A letter I wrote to someone else first

by Stephanie on July 17, 2009

Dear [ name omitted ]

It’s 12:25am and and and

and I’m replying to your letter. I’m sending it to your [——] address assuming you’re there, even though I have no idea where I’d send it if you weren’t.

I’m avoiding writing fiction, again. You know those days when it feels like your brain is smothered by cottonwool? When composing a single sentence is like wading through thigh-deep mud? That was me today. And I object to the suggestion that writing letters is grandmotheresque. Emails aren’t the same. You can’t hide an email in a box under your bed, or tear it up in frustration, or stick pretty pictures to it, or send a leaf in the envelope. And if you can do all of those things, then you’ve printed it out onto paper and it’s no longer an email: it’s a shadow of what you really want it to be—a written letter in the post. And in emails, you can’t do this—

[ fills the page with circles and scribbles ]

which sometimes feels like the most expressive and appropriate thing to say. You can’t properly translate that into type, or even into words, and get the same effect, although I reckon there are some sounds that might come close.

I am writing this on onion-skin airmail paper. My mother bought it for me when I was in high school and writing endless letters to my friend in Canada. So my writing letters isn’t anything new, although I haven’t written any for awhile, save to my ancient great-aunt who lives in Horsham, and who is apparently busier than I am because she rarely ever replies.

The truth is, I’m really writing for myself. The ‘you’ in this letter isn’t really you until you read it. It’s just scribbles on paper—words in a void. That’s what makes them easy. And lately my mind and my mouth don’t want to connect up. There is a tangle of thoughts knotting up my brain that I can’t speak to people, even when I want to. But I can communicate it here because this is silent, drawn out, and somehow more primal. Speaking was always second choice for me. Scribbling always came first—pictures, then words. My mind and my mouth might be at odds, but my mind and my pen—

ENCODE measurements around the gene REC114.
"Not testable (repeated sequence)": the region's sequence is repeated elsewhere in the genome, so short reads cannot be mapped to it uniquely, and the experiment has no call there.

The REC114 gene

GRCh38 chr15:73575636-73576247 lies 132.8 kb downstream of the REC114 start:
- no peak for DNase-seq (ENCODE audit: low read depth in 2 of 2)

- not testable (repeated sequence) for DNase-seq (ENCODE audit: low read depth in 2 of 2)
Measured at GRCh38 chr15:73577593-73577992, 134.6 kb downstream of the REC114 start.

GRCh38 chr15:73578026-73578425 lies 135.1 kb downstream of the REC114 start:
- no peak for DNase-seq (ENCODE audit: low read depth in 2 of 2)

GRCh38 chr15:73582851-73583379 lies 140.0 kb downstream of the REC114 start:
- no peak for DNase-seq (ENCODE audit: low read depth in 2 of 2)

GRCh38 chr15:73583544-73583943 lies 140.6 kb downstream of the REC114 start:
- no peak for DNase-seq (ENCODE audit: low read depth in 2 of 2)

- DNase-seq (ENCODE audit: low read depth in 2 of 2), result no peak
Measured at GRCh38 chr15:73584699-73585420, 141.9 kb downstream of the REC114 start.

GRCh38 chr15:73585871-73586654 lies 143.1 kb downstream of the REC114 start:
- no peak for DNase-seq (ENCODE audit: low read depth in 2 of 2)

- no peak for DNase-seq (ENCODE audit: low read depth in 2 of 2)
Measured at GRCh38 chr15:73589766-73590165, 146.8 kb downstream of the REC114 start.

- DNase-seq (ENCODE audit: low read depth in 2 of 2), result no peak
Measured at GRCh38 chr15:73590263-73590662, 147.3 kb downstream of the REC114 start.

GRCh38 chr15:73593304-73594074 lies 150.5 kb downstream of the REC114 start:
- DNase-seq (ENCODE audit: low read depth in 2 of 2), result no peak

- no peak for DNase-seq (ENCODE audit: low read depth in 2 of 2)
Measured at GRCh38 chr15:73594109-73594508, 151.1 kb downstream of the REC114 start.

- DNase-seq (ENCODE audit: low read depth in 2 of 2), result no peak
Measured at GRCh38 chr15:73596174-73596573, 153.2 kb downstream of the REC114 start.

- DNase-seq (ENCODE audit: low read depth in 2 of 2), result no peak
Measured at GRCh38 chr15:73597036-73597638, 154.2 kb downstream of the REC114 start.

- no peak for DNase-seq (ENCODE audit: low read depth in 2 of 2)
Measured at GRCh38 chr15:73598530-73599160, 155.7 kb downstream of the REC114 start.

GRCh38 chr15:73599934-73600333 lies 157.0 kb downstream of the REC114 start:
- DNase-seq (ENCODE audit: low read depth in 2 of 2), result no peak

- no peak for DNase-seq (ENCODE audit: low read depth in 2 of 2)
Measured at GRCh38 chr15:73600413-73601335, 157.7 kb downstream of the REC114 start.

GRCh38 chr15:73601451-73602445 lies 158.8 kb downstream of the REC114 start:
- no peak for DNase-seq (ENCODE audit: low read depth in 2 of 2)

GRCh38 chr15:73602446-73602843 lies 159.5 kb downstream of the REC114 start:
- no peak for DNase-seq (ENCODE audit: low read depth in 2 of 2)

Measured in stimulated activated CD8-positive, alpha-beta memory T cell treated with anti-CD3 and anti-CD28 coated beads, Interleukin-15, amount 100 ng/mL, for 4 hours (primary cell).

Sometimes when I write letters I figure things out, and then I don’t want to send them. If I send this to you, are these words yours? Are you allowed to share them around, to hide them, to bury them or burn them, or do what you like with them? Part of me feels that, however haphazard, these words are a gift therefore I no longer have any claim over them. At the same time, another part of me is trying to claw them back, because they’re mine, they’re mine, they’re me.

I’m not writing in an art frame: I’m not considering how best to construct a timeline of events, or redrafting and reshaping, or setting a clear objective and layering my paragraphs with thematic nuance. But if I’m writing this for myself then why would I bother sending it? And if I send it but make a copy for myself, does that compromise the integrity of the words as a gift? Does it just make me narcissistic? And if I take it, type it out, reimagine it, shuffle pieces around and turn it into art and make it public, have I betrayed you? Have I betrayed myself?

If my words could say things the way this chord cadence does.

If my words could say things the way the wind through the trees at midnight, behind the streetlight, says them.

If my words could say things the way the rain dripping off my fingertip says them.

How close can I live to art before I can’t see the line anymore?
I am addressing this to you because:
I am writing rather than talking about it because:

Everything is something else, really.

(December 2008)

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